Held at La Poisson Rouge on Bleecker.
All I can say is: Next year I will dress up. These people in the audience were not messing around. There were people with faces painted with lightning bolts, rockabilly girls wearing giant hats and skintight polka-dot dresses, people wearing gold suits. There was a moment when I thought: Wow. I actually am not cool enough to be here. But I let that go. The show started at 11 p.m. On a giant screen behind the stage, footage played: of David Bowie’s videos, David Bowie in the studio, Elvis Presley on the Ed Sullivan Show (so surreal to see Charles Laughton’s doughy face introducing Elvis silently, overlooking this hip New York night crowd). The show started so late that I didn’t stay for the whole thing, but I did see the Screaming Rebel Angles (an awesome rockabilly band) and Michael T. and the Vanities (clearly Bowie-influenced, although Michael T. is his own thing, with a giant screaming following of fans). It was so fun. We had had to stand in line outside for about half an hour, and it was freezing. I started talking to the guy behind me, who was very nice, and we were pals for the night. He was wearing a gold tuxedo jacket. He is 52 years old. His first concert ever was David Bowie at Carnegie Hall in 1974 (I think that was the date). We discussed David Bowie and Elvis Presley. “So who are you here for?” he asked me, which was so funny. He said he grew up watching Elvis movies. “I love Viva Las Vegas. He’s so great in it,” he said. I said, “And think about it, you could never re-make it. Because who could replace him?” He started laughing. We talked about Bowie, we talked about Elvis, we had fun. The bands played their own stuff, but they also played Bowie and Presley songs. In between the bands, there were burlesque acts. Bettina May came on in a glittering pin-stripe outfit and did a striptease to Johnny Cash’s “Folsom Prison”. It was so joyous and fun, the crowd screaming as she disrobed. The other burlesque act was maybe my favorite part of the night. It’s a guy named Brewster. He came on dressed as an old-fashioned pilot, with aviator goggles and a leather jacket and khaki pants. He acted almost shy and surprised throughout his act, like: “Oh my God, look at me, I’m naked … is it okay?” which was hilarious. He had a small glittering propeller on his underwear, which actually turned, when he pushed some switch somewhere. The audience went crazy. It was so funny. I loved him.
The Screaming Rebel Angels not only played Presley tunes, and their own stuff, but other rockabilly classics like “Hoy Hoy”. The best part is: these numbers still jam, these numbers still make people move. Everyone was dancing like crazy. This was a young crowd, too. Mostly 20-somethings. But it wasn’t a “cool” crowd, nobody was “over” it. Everyone was there ready to party and move and dance. What a great atmosphere.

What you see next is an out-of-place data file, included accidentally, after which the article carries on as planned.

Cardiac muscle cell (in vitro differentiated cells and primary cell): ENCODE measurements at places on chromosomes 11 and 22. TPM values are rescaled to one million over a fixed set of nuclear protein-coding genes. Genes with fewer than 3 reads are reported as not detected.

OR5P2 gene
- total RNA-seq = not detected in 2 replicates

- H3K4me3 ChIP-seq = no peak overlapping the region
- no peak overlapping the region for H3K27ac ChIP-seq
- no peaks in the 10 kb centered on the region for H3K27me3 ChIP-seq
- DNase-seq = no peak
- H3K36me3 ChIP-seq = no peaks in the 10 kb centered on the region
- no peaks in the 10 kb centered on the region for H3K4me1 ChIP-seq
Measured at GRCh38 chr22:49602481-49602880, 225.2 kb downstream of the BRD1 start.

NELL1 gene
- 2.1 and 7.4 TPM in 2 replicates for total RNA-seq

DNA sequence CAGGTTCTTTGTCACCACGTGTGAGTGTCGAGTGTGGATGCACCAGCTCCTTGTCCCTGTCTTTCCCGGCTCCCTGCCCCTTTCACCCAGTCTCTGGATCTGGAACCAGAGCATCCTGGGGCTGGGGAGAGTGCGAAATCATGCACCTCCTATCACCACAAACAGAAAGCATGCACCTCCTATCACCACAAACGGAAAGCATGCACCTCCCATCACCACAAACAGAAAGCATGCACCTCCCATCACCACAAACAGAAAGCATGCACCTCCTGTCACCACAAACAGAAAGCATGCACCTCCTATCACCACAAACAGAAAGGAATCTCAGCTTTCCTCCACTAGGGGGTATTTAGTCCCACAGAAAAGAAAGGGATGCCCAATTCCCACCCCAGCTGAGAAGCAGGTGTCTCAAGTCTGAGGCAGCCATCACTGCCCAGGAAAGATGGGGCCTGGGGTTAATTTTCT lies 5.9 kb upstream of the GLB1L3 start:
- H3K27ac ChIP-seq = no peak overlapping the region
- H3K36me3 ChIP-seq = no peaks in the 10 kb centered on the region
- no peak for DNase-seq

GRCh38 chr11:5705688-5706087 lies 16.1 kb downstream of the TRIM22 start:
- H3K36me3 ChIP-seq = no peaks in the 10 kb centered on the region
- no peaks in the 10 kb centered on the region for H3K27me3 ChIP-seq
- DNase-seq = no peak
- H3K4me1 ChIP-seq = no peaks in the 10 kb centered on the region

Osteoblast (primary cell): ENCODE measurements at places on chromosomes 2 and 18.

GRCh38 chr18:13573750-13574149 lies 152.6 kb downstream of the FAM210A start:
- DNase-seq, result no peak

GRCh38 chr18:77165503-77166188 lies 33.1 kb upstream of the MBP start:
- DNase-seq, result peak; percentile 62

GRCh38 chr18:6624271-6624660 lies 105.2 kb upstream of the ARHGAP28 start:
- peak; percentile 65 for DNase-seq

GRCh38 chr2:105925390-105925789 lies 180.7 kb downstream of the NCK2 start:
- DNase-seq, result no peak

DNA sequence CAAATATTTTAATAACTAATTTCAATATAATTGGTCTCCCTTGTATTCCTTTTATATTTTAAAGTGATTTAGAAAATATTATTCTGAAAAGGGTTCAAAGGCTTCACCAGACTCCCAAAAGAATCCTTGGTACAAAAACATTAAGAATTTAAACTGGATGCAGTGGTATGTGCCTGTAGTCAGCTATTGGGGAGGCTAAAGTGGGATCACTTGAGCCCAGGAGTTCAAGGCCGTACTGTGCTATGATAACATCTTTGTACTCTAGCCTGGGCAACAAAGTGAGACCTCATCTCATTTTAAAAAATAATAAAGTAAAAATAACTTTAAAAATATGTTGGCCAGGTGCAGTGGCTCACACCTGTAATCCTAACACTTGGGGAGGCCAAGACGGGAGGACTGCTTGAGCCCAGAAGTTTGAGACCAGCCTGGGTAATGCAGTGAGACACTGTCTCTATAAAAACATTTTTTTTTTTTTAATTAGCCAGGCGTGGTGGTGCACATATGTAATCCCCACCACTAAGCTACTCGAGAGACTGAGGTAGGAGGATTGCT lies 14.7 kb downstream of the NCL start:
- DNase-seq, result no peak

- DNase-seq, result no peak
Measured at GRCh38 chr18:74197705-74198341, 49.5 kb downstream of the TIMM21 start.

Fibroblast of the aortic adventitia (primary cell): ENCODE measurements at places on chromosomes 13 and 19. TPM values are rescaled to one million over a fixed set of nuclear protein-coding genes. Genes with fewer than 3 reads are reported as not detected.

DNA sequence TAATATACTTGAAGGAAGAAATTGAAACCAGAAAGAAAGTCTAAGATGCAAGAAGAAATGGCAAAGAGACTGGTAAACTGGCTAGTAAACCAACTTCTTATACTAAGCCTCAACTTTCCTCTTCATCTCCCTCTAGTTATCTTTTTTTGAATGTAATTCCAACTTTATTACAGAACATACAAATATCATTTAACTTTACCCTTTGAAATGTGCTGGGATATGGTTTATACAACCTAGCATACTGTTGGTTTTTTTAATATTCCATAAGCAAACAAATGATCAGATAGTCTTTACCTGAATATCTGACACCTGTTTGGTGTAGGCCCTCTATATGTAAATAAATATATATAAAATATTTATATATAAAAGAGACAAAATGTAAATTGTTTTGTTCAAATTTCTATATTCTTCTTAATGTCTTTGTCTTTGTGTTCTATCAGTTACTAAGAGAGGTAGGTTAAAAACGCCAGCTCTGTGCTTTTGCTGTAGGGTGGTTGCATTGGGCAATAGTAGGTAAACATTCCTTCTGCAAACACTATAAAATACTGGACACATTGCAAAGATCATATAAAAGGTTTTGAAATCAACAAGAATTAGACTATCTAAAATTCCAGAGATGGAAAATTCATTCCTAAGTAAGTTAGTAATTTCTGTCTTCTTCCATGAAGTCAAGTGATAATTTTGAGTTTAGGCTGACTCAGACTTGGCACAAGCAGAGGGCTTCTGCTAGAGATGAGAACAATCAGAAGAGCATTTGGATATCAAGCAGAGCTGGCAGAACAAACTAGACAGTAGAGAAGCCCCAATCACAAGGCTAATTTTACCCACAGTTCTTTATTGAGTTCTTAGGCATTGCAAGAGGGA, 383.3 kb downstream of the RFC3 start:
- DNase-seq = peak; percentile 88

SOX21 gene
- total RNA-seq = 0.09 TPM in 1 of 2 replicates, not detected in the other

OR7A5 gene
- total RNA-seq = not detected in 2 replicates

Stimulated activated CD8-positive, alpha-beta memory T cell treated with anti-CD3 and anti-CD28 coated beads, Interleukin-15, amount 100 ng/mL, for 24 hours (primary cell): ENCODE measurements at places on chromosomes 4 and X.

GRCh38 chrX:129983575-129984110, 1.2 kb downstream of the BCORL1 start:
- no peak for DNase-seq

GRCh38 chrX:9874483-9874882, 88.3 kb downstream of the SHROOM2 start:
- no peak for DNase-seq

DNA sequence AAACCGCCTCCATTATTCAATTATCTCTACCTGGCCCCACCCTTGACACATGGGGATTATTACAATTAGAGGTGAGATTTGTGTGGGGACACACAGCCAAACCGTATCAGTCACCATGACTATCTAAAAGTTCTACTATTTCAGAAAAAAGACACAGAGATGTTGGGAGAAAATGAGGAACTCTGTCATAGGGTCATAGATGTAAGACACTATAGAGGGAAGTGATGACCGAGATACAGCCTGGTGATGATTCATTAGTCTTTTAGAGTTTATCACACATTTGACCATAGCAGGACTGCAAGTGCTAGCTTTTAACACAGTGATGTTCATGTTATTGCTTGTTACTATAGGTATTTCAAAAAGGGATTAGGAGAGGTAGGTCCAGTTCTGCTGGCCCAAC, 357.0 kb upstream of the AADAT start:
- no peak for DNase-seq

David Bowie and Elvis Presley, born on the same day. Two of the biggest RCA artists of their time. On the planet at the same time. Bowie used himself in an interesting way, gender-wise, the same way Elvis did, although Elvis might not have seen it that way. We have an idea of male-ness in our culture: Here is what a Man Is. Here is what a Real Man acts like. This goes on today, it went on then, and both Elvis and Bowie pushed the boundaries of that. They are clearly men, but they did not limit their expression to what was deemed acceptable for their gender. Both artists are still unbalancing today because of that. When a culture is repressive towards women, the men suffer too. If female-ness is seen as “lesser”, then that’s when you start to hear a lot of pontificating about what Real Men should be like. Because nobody wants to be feminine, and so men start to puff themselves up and start to hate the soft-ness in themselves. It’s quite deep. Femininity and female-ness is seen as “other”, desirable in certain contexts, but those contexts must be male-controlled. When men like Bowie and Presley blend those boundaries, and use themselves in a way that normally women use themselves (objectifying themselves, oozing with sensuality that is more receptive in nature), we all profit. It allows more freedom in the culture. It opens up spaces for people that were not there before. That’s huge.
It was so awesome to be at a “birthday bash”, of all ages, where these things are valued, where the past is honored and celebrated, where we can all come together and say, “We love these people. We do not forget.” No generation invents the wheel. Each one builds on what came before. Bowie’s performance-art career is a logical next-step to what Elvis was opening up, when he first jiggled like a burlesque performer on The Dorsey Show in 1956. And all of us in that club last night have benefited hugely from both of these phenomenal artists.
And, even more important, their songs still groove. They are both timeless.
I loved the Vegas-y and yet underground quality of the show. Again, this is ground that was opened up by Elvis, by Bowie, pouring it into the mainstream in a way that it had not been before. And here we are in 2013, dancing around at 1 in the morning to “Hound Dog” and screaming out all the lyrics to “Major Tom”.
Life is sweet.